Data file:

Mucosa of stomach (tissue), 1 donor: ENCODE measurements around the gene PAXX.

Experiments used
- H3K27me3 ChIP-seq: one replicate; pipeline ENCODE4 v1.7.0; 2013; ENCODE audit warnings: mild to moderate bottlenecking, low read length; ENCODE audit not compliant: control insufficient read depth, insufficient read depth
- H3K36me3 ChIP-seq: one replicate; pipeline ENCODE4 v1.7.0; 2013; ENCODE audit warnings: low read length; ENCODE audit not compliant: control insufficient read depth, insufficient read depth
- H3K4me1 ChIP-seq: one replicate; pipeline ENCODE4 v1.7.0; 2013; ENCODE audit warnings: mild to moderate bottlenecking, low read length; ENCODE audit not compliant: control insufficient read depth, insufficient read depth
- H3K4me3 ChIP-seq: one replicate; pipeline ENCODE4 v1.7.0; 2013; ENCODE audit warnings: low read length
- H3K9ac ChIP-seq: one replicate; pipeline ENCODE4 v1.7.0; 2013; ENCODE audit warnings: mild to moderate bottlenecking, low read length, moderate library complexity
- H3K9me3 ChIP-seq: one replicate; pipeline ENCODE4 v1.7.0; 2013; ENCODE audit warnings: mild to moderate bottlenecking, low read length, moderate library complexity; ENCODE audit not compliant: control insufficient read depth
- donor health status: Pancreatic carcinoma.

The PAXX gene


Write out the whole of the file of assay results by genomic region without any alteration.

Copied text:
Mucosa of stomach (tissue), 1 donor: ENCODE measurements around the gene PAXX.

Experiments used
- H3K27me3 ChIP-seq: one replicate; pipeline ENCODE4 v1.7.0; 2013; ENCODE audit warnings: mild to moderate bottlenecking, low read length; ENCODE audit not compliant: control insufficient read depth, insufficient read depth
- H3K36me3 ChIP-seq: one replicate; pipeline ENCODE4 v1.7.0; 2013; ENCODE audit warnings: low read length; ENCODE audit not compliant: control insufficient read depth, insufficient read depth
- H3K4me1 ChIP-seq: one replicate; pipeline ENCODE4 v1.7.0; 2013; ENCODE audit warnings: mild to moderate bottlenecking, low read length; ENCODE audit not compliant: control insufficient read depth, insufficient read depth
- H3K4me3 ChIP-seq: one replicate; pipeline ENCODE4 v1.7.0; 2013; ENCODE audit warnings: low read length
- H3K9ac ChIP-seq: one replicate; pipeline ENCODE4 v1.7.0; 2013; ENCODE audit warnings: mild to moderate bottlenecking, low read length, moderate library complexity
- H3K9me3 ChIP-seq: one replicate; pipeline ENCODE4 v1.7.0; 2013; ENCODE audit warnings: mild to moderate bottlenecking, low read length, moderate library complexity; ENCODE audit not compliant: control insufficient read depth
- donor health status: Pancreatic carcinoma.

The PAXX gene